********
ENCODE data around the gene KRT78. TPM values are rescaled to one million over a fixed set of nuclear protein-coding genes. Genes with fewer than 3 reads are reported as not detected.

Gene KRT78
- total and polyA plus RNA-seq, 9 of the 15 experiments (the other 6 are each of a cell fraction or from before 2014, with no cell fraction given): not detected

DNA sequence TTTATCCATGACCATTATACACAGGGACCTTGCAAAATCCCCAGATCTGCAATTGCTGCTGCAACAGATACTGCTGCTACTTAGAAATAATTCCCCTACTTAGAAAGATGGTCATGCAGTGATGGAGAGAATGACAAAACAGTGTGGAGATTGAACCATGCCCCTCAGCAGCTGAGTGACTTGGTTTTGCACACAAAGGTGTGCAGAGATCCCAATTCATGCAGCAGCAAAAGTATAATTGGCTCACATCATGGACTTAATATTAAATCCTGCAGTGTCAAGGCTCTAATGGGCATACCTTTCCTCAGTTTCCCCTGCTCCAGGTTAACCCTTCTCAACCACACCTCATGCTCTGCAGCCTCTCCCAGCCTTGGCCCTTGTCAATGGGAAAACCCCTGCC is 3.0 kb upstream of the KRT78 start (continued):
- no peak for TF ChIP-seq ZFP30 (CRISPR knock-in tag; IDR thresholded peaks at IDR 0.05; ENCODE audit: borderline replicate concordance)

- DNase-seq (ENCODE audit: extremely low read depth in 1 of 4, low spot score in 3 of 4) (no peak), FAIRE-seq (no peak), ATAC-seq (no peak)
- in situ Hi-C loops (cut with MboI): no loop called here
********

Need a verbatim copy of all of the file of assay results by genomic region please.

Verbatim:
ENCODE data around the gene KRT78. TPM values are rescaled to one million over a fixed set of nuclear protein-coding genes. Genes with fewer than 3 reads are reported as not detected.

Gene KRT78
- total and polyA plus RNA-seq, 9 of the 15 experiments (the other 6 are each of a cell fraction or from before 2014, with no cell fraction given): not detected

DNA sequence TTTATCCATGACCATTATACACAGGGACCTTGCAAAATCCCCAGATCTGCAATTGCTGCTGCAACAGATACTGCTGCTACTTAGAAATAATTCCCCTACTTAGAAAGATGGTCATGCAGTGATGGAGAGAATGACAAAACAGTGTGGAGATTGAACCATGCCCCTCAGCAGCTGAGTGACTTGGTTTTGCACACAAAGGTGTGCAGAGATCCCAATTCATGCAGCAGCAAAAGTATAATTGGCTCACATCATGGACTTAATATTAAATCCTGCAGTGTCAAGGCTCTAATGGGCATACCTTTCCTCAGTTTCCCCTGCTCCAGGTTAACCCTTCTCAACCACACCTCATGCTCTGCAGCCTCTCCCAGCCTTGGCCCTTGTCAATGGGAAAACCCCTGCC is 3.0 kb upstream of the KRT78 start (continued):
- no peak for TF ChIP-seq ZFP30 (CRISPR knock-in tag; IDR thresholded peaks at IDR 0.05; ENCODE audit: borderline replicate concordance)

- DNase-seq (ENCODE audit: extremely low read depth in 1 of 4, low spot score in 3 of 4) (no peak), FAIRE-seq (no peak), ATAC-seq (no peak)
- in situ Hi-C loops (cut with MboI): no loop called here